He serves as a handholder. Fine. He supplies you with the items you need to make the game more accessible. Fine. He tells you about how Calamity Ganon destroyed the world and that you’re struck with amnesia (Initial reaction: Ughhhhhhhh). Fine. What caught me off-guard was how long he would go on for, how trivial the story was, and how terrible the voice-acting is. If the Old Man were cut from the Plateau altogether, I’d likely have a better time with it. I didn’t mind him so much guiding me around and giving me tasks, but once push came to shove and he revealed he was actually the long-passed King of Hyrule and Zelda’s father, accompanied by a horrendous vocal performance, I zoned out. It’s one thing to have a boring story told to you, but to have a boring story told to you by a boring (and borderline cringey) voice is next to torture.

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Negatives aside, my experiences within the Plateau were generally positive (and frustrating). I found myself awakening Stone Talus within the woods, only to die against it about six times because I don’t know how to quit. After finally taking it down and realizing it only provides me with various ores, I became incredibly disappointed, because I saw no use in ores at that time. “A lot of effort for some rocks. Thanks, game,” I thought to myself. If only I knew. As sad as it may sound, I literally had to be told how to cook things. I didn’t think “Hold” was something that would eventually lead me into cooking. It took me a while to get the hang of the Option menu, too. One of the other major changes from the Zelda formula is how frequent the player has to go in and out of the Pause menus. Checking the map, organizing items, recovering hearts and adding stat boosts; cooking, changing weapons, clothing, and shields. It was something of a disruptive change, but I found the comfort of perusing items and doohickeys to be rather accessible and non-intrusive. I never even received the Warm Doublet, or cooked the recipe the Old Man wanted. I just cooked up some Spicy Peppers and blazed my way through the icy mountains naked (Okay, not naked, but may as well have been).

Something else of note is the change in combat procedure. There are only two variations of weapons: one-handed and two-handed. There are also elemental rods, but I’ll get into those later. One-handed weapons are quick and allow Link to use his shield in combat, but are generally weaker. Two-handed weapons are stronger, but are slower and don’t let Link use his shield in combat. One’s best means of attack is spamming the attack button, because there’s little else to really do with it, aside from holding down the attack button or throwing it. This little variation in combat is disheartening, though it’s never really bothered me. I find the variation between primary weapon, bow and arrow, and SPAMMING THE SHIT OUT OF BOMBS to be enough to hold me over. Combat also isn’t something that comes across too often—not like in past Zelda titles. Enemies (up to a certain point) don’t feel like nuisances, but rather something one has to strategize for in order to defeat them as effectively as possible, which is a huge plus. What Breath of the Wild lacks in intricacy it makes up for with effective simplicity and making the enemies genuine threats to your safety. The Isolated Plateau serves as a great starting point for taking down red Bokoblins with basically sticks and clubs as weapons.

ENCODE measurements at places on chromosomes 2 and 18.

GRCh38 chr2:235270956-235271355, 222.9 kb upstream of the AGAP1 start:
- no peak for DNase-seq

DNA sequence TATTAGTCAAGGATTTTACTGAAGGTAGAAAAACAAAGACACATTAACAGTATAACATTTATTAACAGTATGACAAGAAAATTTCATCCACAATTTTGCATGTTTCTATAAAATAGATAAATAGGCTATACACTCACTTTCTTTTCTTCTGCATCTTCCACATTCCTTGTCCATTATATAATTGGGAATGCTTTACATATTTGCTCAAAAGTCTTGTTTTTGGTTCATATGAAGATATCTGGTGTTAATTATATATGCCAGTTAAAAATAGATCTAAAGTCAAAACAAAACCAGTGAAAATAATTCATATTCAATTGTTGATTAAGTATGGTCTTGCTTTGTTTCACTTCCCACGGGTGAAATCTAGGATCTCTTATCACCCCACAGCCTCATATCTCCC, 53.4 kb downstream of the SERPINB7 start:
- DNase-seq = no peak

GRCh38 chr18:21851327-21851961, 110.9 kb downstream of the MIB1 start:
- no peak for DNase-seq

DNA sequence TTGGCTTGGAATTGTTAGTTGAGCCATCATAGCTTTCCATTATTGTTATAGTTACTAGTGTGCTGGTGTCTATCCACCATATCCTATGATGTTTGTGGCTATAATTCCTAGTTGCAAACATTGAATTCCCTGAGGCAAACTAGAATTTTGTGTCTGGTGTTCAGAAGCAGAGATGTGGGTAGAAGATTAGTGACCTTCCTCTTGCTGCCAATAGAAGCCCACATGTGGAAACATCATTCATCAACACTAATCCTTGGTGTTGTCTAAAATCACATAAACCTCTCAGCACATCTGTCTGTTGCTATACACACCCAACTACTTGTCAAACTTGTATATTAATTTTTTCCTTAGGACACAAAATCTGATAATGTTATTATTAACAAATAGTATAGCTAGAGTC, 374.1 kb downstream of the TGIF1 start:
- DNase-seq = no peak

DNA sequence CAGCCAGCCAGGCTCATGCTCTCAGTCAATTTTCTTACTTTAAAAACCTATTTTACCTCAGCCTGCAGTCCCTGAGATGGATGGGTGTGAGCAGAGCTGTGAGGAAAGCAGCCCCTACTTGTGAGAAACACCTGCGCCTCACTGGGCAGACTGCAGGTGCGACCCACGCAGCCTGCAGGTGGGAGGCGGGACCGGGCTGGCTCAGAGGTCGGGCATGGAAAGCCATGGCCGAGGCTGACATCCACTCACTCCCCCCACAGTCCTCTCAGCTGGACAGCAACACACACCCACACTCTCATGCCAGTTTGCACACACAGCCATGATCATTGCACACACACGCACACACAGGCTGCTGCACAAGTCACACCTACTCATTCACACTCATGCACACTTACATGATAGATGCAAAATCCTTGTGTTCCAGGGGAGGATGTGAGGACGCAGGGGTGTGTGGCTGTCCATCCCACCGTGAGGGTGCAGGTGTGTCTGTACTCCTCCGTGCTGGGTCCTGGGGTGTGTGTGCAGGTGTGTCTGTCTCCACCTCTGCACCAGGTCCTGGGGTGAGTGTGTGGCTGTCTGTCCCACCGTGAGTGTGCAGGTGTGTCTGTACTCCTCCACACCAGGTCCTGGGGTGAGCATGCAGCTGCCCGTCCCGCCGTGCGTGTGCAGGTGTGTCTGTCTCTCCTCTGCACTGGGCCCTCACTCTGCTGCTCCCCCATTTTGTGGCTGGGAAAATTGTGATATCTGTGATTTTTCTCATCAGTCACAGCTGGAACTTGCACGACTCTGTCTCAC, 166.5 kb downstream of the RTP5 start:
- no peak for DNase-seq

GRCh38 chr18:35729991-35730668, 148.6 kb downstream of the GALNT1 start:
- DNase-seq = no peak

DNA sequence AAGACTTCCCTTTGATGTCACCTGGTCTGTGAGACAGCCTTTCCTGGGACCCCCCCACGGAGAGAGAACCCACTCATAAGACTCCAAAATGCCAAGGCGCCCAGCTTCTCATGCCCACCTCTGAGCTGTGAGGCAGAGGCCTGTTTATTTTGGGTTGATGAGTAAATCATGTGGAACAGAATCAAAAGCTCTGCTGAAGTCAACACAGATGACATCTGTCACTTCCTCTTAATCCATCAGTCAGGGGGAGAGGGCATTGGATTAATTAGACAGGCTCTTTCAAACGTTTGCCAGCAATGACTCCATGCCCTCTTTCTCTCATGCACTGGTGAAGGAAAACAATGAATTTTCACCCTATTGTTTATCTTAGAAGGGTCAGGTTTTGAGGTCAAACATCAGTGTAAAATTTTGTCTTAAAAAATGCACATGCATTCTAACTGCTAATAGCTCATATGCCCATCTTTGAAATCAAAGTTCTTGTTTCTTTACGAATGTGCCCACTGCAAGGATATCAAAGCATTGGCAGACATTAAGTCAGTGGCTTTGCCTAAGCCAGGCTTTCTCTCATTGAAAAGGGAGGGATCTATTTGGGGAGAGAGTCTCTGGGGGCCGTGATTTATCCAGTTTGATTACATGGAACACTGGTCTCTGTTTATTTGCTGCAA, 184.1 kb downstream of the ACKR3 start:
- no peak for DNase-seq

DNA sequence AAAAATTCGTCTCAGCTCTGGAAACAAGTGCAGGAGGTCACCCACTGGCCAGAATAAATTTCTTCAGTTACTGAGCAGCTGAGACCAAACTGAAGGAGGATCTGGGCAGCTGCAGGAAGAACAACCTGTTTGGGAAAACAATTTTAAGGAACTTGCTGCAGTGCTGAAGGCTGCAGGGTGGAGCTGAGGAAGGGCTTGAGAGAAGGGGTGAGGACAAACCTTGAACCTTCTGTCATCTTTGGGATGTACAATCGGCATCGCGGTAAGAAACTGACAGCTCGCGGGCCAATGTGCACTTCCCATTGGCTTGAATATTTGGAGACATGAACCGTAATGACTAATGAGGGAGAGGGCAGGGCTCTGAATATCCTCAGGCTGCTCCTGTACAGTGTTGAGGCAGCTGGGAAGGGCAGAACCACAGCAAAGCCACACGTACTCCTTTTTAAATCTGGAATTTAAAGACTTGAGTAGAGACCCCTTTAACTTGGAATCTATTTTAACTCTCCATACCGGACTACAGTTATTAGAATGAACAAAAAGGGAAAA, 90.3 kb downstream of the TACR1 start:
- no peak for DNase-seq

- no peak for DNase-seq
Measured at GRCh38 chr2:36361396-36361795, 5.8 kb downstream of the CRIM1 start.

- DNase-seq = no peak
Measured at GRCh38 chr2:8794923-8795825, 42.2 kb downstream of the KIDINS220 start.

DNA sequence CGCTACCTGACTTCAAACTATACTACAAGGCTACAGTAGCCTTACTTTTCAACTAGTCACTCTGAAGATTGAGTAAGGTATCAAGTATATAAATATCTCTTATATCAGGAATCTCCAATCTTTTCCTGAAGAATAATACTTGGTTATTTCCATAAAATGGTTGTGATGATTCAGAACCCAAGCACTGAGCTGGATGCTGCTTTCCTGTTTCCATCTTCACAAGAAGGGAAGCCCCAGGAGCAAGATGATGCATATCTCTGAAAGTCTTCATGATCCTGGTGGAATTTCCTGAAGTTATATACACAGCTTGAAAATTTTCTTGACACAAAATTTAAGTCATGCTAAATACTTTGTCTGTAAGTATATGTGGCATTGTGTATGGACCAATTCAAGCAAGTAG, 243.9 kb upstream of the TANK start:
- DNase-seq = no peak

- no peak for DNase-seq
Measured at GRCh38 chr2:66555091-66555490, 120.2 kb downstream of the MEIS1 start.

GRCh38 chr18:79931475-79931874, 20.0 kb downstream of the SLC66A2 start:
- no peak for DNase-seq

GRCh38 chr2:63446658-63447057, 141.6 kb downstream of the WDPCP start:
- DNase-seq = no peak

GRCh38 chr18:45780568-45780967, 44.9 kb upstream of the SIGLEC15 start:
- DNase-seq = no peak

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One annoying thing is weapon durability, which I’ll get a little more into in later posts. Many of the weapons will break upon defeating three or four enemies in combat, assuming one only uses their primary weapon. I understand the logic of wooden weapons and rocks not being too durable, but to some extent it gets irritating to always have to switch out other weapons in the middle of a fight. And the constant fear of running out of ammo, which is better suited for early segments of the game, only becomes a drag in harder zones.

Looking back, this post is a little unorganized, and I started criticizing things that don’t necessarily correlate to the Isolated Plateau. Nevertheless, I hope I managed to clarify that the Plateau is the “Obligatory Training Section” of the game, and that the best things are yet to come. Overall, if not for the Old Man, I would have no major issue with it, despite feeling like a rat in a cage. It wasn’t until after flying from the Plateau that I eventually stumbled upon… well, in due time.

(All gameplay screenshots courtesy of MKIceAndFire.)